Almost half (47%) of managers believe the government will not hit its target of three million apprentices by 2020, according to research by the Chartered Management Institute (CMI).
However, the research also found broad support for the levy among managers. Two-thirds (63%) of the 1,641 managers polled agreed that the levy is needed to increase employer investment in skills.
The CMI's research also found that 88% of managers support the levy being spent on training for workers of all ages, while 69% would like to have management and leadership apprentices in their teams.
There was strong agreement that the benefits of new management apprenticeships include increasing productivity (73%), employee retention (72%), engagement and motivation (76%), expanding the talent pool (85%) and creating a learning culture (84%).
In light of the Department for Education announcing a review of the effectiveness of the current funding bands of the levy, the CMI recommended that employers and providers work towards making the system more effective.
Petra Wilton, director of strategy at the CMI, said: “Managers and apprentices now using the levy are clearly already advocates and starting to reap the business benefits. But too many businesses are still missing out.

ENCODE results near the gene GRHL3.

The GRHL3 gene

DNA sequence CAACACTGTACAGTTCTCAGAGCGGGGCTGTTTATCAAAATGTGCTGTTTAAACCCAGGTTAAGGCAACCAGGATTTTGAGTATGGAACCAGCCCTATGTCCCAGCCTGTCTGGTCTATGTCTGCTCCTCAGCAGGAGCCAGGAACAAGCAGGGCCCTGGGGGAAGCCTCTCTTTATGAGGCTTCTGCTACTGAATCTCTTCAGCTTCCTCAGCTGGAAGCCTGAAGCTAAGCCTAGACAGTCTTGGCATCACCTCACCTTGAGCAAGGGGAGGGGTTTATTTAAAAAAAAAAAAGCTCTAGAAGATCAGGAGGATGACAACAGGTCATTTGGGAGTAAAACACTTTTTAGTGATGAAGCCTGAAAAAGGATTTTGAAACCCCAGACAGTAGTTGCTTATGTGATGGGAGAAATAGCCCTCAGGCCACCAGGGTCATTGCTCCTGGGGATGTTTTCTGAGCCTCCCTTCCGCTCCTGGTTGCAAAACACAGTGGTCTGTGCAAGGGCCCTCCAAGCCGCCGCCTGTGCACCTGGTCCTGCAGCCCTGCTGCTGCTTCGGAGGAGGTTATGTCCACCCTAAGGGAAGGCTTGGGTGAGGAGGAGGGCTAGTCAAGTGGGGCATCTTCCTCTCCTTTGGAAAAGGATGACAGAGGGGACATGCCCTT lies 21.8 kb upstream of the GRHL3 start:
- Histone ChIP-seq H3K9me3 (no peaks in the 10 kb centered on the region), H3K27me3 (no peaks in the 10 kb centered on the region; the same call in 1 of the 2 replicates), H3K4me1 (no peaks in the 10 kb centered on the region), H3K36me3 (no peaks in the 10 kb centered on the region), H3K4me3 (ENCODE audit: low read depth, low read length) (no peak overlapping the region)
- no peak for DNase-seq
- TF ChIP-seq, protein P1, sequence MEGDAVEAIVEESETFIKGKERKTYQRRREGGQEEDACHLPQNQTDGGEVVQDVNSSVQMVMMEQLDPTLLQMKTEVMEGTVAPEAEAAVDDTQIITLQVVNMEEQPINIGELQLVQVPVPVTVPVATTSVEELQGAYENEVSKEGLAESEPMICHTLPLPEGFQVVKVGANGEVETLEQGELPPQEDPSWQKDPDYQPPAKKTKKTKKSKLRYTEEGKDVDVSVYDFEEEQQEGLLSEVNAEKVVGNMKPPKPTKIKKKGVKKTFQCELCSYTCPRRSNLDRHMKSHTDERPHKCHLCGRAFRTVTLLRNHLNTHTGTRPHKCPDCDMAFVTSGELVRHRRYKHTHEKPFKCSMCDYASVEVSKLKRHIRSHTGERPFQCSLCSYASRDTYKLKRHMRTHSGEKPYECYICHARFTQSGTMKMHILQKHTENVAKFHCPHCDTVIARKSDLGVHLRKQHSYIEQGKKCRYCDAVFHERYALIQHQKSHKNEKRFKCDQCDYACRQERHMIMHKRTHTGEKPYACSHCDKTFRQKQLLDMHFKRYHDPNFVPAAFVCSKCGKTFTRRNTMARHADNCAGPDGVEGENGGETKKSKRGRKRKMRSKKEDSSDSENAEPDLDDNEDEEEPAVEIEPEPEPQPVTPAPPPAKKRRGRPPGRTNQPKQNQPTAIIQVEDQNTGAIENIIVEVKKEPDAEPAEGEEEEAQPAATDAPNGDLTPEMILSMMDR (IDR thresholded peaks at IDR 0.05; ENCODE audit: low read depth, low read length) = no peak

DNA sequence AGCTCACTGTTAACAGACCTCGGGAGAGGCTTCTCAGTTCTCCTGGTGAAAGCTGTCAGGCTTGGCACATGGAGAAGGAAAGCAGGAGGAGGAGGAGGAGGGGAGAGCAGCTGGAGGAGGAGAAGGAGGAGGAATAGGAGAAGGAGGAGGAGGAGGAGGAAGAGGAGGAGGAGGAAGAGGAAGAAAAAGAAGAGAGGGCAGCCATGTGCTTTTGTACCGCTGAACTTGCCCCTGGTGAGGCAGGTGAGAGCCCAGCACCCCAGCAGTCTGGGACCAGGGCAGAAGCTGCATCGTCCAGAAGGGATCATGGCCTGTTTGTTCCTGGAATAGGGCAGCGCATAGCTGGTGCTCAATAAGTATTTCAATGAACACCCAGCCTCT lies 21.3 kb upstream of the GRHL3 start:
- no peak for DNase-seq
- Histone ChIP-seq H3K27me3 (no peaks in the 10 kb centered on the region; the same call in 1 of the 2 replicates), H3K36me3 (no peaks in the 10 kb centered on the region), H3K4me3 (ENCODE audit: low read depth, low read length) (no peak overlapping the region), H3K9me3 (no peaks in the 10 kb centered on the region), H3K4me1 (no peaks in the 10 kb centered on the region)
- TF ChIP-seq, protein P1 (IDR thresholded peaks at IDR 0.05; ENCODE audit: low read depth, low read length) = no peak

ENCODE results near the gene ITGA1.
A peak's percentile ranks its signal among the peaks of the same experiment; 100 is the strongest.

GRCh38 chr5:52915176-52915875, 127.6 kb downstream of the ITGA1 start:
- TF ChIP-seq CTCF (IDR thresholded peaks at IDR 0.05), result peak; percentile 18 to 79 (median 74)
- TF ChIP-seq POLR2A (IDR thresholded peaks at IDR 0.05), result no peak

“As we kick off National Apprenticeship Week far more needs to be done to showcase successes, widen access to smaller businesses, and raise awareness of how apprentices can work for all.”
Separate research by Grant Thornton in partnership with City and Guilds has revealed broad public support for the apprenticeship levy, with 77% of young people and 79% of parents stating that apprenticeships offer good career prospects.
The research showed that in comparison to traditional routes into education 42% of young people think that apprenticeships and university degrees have the same value, and 45% of parents think a university degree offers less value than it used to.
Keely Woodley, partner and head of Grant Thornton’s human capital practice, said that while there has been improvement in attitudes towards apprenticeships their benefits still need to be communicated more clearly.
“People are finally beginning to wake up to the fact that apprenticeships are a viable alternative to traditional routes. Previously people had seen apprenticeships as being specific to certain sectors, and being very rigid,” she said.
“Things have changed; it’s possible for young people to gain qualifications and obtain foundation degrees alongside receiving training on an apprenticeship. It’s also no longer for life; it’s about bringing in portable skills that can kick-start someone’s career.”
Woodley went on to cite figures from the research showing that while the majority of the young people surveyed thought apprenticeships offered good prospects, 68% said career guidance they'd received about them at school was poor.
“At a time when so many young people are struggling with debt from university and failing to get jobs they’re qualified for, there needs to be a joint message from both schools and employers that apprenticeships can be a strong link between education and the world of work,” she added.
Grant Thornton’s report, Generation Apprentice, interviewed 1,000 young people aged 16 to 25, 1,000 parents and 500 employers.